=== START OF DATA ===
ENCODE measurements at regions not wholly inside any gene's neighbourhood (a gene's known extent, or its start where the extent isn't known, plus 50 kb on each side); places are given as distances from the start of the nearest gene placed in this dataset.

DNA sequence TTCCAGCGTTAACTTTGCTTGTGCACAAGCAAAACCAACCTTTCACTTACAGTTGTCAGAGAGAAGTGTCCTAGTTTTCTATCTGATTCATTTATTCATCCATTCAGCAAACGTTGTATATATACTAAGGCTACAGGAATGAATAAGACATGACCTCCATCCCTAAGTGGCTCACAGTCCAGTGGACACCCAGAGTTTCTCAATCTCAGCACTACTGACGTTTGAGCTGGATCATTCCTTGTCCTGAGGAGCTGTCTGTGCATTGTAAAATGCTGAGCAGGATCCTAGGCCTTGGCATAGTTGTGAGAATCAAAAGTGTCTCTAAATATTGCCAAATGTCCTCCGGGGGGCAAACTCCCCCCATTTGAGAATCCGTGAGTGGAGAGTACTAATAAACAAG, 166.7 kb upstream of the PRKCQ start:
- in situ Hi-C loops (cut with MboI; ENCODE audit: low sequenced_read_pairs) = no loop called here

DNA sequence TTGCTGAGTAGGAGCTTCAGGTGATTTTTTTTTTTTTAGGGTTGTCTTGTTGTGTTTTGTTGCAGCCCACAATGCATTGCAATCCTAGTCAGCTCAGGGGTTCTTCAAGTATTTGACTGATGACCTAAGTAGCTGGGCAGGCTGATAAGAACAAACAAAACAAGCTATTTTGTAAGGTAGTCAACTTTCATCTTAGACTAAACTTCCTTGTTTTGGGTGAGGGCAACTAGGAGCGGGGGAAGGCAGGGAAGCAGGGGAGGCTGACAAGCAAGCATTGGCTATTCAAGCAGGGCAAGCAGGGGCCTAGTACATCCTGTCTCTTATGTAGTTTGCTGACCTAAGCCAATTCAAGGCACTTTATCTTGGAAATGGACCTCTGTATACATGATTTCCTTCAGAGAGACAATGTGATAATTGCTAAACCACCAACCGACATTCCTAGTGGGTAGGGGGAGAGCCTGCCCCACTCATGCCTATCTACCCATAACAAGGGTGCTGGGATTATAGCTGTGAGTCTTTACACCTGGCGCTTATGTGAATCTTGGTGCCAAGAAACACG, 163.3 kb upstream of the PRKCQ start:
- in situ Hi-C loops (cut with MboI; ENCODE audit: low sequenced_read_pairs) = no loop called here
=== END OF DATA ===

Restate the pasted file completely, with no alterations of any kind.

ENCODE measurements at regions not wholly inside any gene's neighbourhood (a gene's known extent, or its start where the extent isn't known, plus 50 kb on each side); places are given as distances from the start of the nearest gene placed in this dataset.

DNA sequence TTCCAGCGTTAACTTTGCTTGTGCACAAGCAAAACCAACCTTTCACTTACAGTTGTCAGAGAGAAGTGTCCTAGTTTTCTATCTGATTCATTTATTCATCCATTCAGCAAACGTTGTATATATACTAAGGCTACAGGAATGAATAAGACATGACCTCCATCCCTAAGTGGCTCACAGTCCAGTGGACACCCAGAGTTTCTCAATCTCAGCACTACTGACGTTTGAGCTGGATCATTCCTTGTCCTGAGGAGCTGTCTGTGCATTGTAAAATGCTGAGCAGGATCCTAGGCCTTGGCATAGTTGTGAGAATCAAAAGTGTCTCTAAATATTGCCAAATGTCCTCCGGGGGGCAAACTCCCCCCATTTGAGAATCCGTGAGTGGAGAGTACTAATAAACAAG, 166.7 kb upstream of the PRKCQ start:
- in situ Hi-C loops (cut with MboI; ENCODE audit: low sequenced_read_pairs) = no loop called here

DNA sequence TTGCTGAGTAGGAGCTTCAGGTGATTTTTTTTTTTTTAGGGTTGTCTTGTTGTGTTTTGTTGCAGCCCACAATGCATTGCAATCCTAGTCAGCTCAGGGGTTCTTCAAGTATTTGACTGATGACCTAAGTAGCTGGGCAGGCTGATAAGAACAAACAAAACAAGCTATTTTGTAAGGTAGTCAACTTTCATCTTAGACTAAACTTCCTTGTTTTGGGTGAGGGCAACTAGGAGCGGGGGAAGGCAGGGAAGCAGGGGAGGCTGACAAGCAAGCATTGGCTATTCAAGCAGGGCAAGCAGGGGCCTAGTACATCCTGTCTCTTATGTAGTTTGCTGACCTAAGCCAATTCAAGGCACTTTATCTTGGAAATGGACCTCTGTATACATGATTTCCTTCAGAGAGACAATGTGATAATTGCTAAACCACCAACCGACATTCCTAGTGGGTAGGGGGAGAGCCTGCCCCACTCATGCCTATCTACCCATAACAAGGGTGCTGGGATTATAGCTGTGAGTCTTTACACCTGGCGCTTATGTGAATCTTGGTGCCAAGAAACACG, 163.3 kb upstream of the PRKCQ start:
- in situ Hi-C loops (cut with MboI; ENCODE audit: low sequenced_read_pairs) = no loop called here